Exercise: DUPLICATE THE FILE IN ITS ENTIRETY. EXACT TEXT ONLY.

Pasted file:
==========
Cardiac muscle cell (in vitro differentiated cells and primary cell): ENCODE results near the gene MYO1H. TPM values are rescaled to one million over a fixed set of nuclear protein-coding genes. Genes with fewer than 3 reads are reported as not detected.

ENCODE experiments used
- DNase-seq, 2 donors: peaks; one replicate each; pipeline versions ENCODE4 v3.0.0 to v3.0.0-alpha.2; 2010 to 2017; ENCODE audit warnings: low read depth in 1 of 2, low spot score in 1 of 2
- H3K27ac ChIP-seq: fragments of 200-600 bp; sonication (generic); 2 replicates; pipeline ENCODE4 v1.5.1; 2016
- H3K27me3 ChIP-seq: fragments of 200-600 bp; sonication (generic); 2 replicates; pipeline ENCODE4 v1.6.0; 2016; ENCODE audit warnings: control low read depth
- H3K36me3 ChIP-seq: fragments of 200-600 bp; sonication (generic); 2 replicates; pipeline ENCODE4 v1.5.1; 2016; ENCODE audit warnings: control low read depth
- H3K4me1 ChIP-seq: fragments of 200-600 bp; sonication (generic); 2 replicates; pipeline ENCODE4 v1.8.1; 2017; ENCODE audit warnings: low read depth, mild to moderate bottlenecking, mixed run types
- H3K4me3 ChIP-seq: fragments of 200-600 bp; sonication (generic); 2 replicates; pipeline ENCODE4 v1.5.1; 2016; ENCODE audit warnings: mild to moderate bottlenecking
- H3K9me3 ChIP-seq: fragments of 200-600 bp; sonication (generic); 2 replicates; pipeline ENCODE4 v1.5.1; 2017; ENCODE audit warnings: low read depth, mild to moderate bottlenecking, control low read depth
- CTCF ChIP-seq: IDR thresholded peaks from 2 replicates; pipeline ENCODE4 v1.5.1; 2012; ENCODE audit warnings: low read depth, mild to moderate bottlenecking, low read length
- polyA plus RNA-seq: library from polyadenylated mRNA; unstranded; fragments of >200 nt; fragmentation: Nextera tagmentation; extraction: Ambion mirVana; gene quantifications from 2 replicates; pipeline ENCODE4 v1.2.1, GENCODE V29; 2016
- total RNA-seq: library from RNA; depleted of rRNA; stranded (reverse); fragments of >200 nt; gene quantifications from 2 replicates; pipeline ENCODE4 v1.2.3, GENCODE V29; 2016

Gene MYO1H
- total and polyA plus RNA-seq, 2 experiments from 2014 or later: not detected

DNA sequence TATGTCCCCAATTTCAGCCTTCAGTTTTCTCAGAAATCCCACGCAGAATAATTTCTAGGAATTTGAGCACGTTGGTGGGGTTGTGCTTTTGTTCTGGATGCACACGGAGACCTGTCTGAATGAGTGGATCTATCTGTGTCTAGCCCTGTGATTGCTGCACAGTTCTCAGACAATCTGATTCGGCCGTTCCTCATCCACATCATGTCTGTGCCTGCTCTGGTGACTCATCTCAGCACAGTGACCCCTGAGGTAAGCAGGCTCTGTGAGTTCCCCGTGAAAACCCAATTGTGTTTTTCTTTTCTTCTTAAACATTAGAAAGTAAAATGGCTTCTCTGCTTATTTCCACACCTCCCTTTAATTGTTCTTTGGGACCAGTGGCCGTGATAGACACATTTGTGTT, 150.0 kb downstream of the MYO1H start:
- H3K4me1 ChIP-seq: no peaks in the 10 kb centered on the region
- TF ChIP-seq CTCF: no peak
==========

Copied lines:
Cardiac muscle cell (in vitro differentiated cells and primary cell): ENCODE results near the gene MYO1H. TPM values are rescaled to one million over a fixed set of nuclear protein-coding genes. Genes with fewer than 3 reads are reported as not detected.

ENCODE experiments used
- DNase-seq, 2 donors: peaks; one replicate each; pipeline versions ENCODE4 v3.0.0 to v3.0.0-alpha.2; 2010 to 2017; ENCODE audit warnings: low read depth in 1 of 2, low spot score in 1 of 2
- H3K27ac ChIP-seq: fragments of 200-600 bp; sonication (generic); 2 replicates; pipeline ENCODE4 v1.5.1; 2016
- H3K27me3 ChIP-seq: fragments of 200-600 bp; sonication (generic); 2 replicates; pipeline ENCODE4 v1.6.0; 2016; ENCODE audit warnings: control low read depth
- H3K36me3 ChIP-seq: fragments of 200-600 bp; sonication (generic); 2 replicates; pipeline ENCODE4 v1.5.1; 2016; ENCODE audit warnings: control low read depth
- H3K4me1 ChIP-seq: fragments of 200-600 bp; sonication (generic); 2 replicates; pipeline ENCODE4 v1.8.1; 2017; ENCODE audit warnings: low read depth, mild to moderate bottlenecking, mixed run types
- H3K4me3 ChIP-seq: fragments of 200-600 bp; sonication (generic); 2 replicates; pipeline ENCODE4 v1.5.1; 2016; ENCODE audit warnings: mild to moderate bottlenecking
- H3K9me3 ChIP-seq: fragments of 200-600 bp; sonication (generic); 2 replicates; pipeline ENCODE4 v1.5.1; 2017; ENCODE audit warnings: low read depth, mild to moderate bottlenecking, control low read depth
- CTCF ChIP-seq: IDR thresholded peaks from 2 replicates; pipeline ENCODE4 v1.5.1; 2012; ENCODE audit warnings: low read depth, mild to moderate bottlenecking, low read length
- polyA plus RNA-seq: library from polyadenylated mRNA; unstranded; fragments of >200 nt; fragmentation: Nextera tagmentation; extraction: Ambion mirVana; gene quantifications from 2 replicates; pipeline ENCODE4 v1.2.1, GENCODE V29; 2016
- total RNA-seq: library from RNA; depleted of rRNA; stranded (reverse); fragments of >200 nt; gene quantifications from 2 replicates; pipeline ENCODE4 v1.2.3, GENCODE V29; 2016

Gene MYO1H
- total and polyA plus RNA-seq, 2 experiments from 2014 or later: not detected

DNA sequence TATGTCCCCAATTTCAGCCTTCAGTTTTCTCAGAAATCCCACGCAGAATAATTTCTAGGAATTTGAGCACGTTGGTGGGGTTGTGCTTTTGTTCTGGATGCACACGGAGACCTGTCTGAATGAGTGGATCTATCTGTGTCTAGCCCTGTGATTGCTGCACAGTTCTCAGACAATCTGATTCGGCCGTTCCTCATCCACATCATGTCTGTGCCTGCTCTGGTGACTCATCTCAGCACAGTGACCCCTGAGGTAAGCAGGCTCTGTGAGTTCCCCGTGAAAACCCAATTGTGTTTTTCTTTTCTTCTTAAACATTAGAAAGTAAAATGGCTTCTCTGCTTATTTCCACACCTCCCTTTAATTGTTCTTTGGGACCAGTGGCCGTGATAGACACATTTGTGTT, 150.0 kb downstream of the MYO1H start:
- H3K4me1 ChIP-seq: no peaks in the 10 kb centered on the region
- TF ChIP-seq CTCF: no peak